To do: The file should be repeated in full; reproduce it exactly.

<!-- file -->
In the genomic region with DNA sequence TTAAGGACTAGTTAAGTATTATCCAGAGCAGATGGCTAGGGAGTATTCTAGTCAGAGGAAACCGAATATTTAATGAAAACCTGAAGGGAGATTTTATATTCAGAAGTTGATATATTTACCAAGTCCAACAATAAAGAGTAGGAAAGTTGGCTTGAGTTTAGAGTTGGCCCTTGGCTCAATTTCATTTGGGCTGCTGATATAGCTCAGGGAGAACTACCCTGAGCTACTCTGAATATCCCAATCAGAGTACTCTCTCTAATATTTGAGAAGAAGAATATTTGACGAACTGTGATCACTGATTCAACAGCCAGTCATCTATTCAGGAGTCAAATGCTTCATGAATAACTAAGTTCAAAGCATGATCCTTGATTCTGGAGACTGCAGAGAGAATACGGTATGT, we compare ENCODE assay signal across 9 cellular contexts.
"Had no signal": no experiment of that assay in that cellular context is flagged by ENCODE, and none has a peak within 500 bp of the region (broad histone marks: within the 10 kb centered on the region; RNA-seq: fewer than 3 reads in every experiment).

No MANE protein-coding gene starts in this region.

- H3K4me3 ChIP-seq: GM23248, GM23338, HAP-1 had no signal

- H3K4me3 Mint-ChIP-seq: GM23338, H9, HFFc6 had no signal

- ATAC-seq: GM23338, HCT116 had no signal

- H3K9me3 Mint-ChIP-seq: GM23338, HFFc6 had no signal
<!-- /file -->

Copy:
In the genomic region with DNA sequence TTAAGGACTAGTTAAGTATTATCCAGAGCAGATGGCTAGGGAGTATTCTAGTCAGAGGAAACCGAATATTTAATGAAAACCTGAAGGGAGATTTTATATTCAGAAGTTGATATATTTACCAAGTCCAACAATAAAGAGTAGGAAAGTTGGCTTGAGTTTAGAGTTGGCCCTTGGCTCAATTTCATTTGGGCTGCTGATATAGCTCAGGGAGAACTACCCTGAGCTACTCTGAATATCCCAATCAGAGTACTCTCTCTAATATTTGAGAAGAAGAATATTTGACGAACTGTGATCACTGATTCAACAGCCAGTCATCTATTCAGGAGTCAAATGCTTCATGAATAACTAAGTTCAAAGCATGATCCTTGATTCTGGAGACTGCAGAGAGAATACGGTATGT, we compare ENCODE assay signal across 9 cellular contexts.
"Had no signal": no experiment of that assay in that cellular context is flagged by ENCODE, and none has a peak within 500 bp of the region (broad histone marks: within the 10 kb centered on the region; RNA-seq: fewer than 3 reads in every experiment).

No MANE protein-coding gene starts in this region.

- H3K4me3 ChIP-seq: GM23248, GM23338, HAP-1 had no signal

- H3K4me3 Mint-ChIP-seq: GM23338, H9, HFFc6 had no signal

- ATAC-seq: GM23338, HCT116 had no signal

- H3K9me3 Mint-ChIP-seq: GM23338, HFFc6 had no signal